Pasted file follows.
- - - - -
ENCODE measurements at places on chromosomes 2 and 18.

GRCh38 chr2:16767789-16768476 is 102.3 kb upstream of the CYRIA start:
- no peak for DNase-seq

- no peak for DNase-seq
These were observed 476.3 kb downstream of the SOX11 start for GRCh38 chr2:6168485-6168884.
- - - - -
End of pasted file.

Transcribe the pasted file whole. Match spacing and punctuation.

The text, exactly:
ENCODE measurements at places on chromosomes 2 and 18.

GRCh38 chr2:16767789-16768476 is 102.3 kb upstream of the CYRIA start:
- no peak for DNase-seq

- no peak for DNase-seq
These were observed 476.3 kb downstream of the SOX11 start for GRCh38 chr2:6168485-6168884.